- Alzheimer’s is a looming global pandemic, with the number of sufferers set to triple by 2050 to 152 million.
- Technology might help. With the development of inexpensive biomarkers, or “preventative and personalized risk indications”, a more effective means to diagnose and treat the disease may emerge.
- But it will be a multitude of combined treatments and consideration of the wider burden of care that will be part of the solution.
Dementia and Alzheimer’s affects more than 47 million people worldwide, with a vast toll on individuals, caregivers and society. In 2018, the disease cost the world $1.25 trillion and as populations age, Alzheimer’s is a health and societal timebomb. Without major progress, the number of people affected will triple by 2050 to 152 million people.
In the absence of a cure, research is heavily invested into developing one. $2.8 billion is spent a year in the US on this goal alone. But the issues around Alzheimer’s don’t stop at cure or diagnosis. Critical factors include prevention, caregiving and financing: at the funding level and the cost to the individual and accessibility of drugs.
As more people live longer, with increasing health and social care needs, and as new drugs and technologies are developed, surging healthcare demands and expectations will outstrip supply. There is a global demand-capacity mismatch for age-related non-communicable diseases.
While most healthcare systems focus on reactive care in hospitals, too little attention is given to the wider burden of care – the impact that it has on, for example, the future of work – when more people will have to devote time to elderly as well as young dependents, and ensuring universal, affordable access to drugs once they should become available will be challenging.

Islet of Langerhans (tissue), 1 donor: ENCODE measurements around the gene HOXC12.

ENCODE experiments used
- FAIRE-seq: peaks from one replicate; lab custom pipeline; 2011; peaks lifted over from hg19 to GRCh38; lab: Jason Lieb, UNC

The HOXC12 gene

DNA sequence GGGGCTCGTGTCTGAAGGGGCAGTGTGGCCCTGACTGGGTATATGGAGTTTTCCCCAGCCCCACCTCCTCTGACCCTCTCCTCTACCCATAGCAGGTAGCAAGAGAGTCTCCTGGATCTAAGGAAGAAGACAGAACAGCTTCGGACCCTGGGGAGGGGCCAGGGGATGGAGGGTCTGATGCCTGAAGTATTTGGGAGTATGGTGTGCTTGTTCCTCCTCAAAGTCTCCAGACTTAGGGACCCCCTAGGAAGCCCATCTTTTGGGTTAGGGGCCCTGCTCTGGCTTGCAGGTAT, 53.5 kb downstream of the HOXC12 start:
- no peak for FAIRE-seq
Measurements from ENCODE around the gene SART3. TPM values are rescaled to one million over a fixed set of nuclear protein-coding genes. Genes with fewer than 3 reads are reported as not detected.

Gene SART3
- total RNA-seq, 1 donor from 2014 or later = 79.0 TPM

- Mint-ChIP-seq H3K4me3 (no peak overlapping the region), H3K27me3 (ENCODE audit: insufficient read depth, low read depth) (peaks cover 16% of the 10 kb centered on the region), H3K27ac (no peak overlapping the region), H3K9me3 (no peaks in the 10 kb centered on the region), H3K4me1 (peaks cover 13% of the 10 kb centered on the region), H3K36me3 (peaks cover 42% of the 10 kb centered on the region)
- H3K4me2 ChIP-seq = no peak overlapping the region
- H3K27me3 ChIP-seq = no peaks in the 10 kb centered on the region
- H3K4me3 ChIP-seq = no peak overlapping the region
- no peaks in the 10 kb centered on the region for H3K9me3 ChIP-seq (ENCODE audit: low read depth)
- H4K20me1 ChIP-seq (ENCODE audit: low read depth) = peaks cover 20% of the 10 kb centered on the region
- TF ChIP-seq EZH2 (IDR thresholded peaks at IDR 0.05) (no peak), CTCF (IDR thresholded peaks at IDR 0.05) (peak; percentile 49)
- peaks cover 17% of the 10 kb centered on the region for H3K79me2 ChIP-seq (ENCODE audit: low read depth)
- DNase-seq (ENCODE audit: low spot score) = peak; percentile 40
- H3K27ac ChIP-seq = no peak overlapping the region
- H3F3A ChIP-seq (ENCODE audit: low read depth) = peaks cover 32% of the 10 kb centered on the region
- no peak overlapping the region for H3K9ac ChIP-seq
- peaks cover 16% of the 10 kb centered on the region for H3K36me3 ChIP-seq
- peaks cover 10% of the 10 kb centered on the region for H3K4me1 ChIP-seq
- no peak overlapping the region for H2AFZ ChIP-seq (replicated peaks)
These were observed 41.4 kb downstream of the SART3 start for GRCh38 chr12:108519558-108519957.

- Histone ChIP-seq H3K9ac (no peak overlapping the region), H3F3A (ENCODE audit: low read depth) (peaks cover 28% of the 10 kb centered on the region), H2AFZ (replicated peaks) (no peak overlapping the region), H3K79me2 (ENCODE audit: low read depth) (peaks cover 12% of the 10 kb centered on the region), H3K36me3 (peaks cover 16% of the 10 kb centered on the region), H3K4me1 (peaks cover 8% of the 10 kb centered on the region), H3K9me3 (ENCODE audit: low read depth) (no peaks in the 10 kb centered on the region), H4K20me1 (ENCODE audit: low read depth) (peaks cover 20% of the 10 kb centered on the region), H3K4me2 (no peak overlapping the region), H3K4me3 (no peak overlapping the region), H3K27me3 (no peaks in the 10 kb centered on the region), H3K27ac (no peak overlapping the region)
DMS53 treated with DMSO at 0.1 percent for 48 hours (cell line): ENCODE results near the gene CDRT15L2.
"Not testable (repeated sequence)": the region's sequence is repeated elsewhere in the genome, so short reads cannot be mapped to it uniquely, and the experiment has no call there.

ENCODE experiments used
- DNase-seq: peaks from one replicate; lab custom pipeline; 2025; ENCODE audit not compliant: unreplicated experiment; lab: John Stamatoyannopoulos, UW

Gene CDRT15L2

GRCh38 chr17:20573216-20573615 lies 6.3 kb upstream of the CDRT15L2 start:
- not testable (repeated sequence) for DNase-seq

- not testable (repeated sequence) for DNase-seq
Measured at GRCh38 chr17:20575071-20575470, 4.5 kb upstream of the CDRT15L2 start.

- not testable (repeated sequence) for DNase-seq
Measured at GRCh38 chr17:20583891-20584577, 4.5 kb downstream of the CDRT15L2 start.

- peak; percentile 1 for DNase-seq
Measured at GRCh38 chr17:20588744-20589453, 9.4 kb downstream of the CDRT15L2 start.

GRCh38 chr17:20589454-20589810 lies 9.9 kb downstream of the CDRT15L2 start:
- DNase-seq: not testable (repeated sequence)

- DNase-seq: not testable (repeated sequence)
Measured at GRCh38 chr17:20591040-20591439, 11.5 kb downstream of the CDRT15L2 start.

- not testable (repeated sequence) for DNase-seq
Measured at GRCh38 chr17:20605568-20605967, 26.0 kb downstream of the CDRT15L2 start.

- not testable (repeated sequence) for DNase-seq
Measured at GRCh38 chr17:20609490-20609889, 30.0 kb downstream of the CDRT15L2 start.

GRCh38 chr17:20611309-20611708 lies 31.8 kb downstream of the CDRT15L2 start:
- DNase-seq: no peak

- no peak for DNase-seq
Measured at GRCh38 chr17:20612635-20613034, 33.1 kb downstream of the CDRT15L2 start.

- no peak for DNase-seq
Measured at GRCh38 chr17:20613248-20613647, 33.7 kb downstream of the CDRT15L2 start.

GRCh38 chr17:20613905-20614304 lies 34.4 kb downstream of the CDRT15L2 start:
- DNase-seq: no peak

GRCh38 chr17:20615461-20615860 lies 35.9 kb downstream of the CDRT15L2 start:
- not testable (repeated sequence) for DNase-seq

Much energy has been focused on early detection, but there is a large gap between symptoms and visible onset: the disease tends to start decades earlier than it manifests. So while investment goes into clinical trials, the challenge is in fact broader, requiring vast research into cognitive behaviours, immunology and genetics.
To date, possible preventative measures have limitations. World Health Organization guidelines on targeting risk factors – such as physical exercise, cognitive therapy and hypertension – tend to point to aspects of health that are too late to do anything about. So, while it is relevant for future generations, the current ageing population is still facing an untreatable, non-preventable pandemic. Research has also cited childhood education as a causal factor, but implementation of any strategy to address this is extremely limited.
Trust in tech?
Technology might help. With the development of inexpensive biomarkers (preventative and personalized risk indications) a more effective means to diagnose and treat the disease may emerge. But it will probably be a multitude of combined treatments that will be part of the solution.
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Collective fight against the world’s most expensive chronic condition
The launch of a new partnership between the World Economic Forum and the Global CEO Initiative (CEOi) at the Annual Meeting in Davos marked a turning point. The partnership is a coalition of public and private stakeholders – including pharmaceutical manufacturers, biotech companies, governments, international organizations, foundations and research agencies – who will collectively advance the fight against Alzheimer’s disease.
It will consider mechanisms to accelerate biomarker research; attract public, private and philanthropic capital; increase global capacity and performance of clinical trials; and improve the readiness of healthcare systems to detect, diagnose and treat the disease.
As scientists continue efforts to find a cure, the challenge of Alzheimer’s and dementia requires broader action to mitigate a looming health crisis that is already the most expensive chronic condition of the world’s growing ageing population.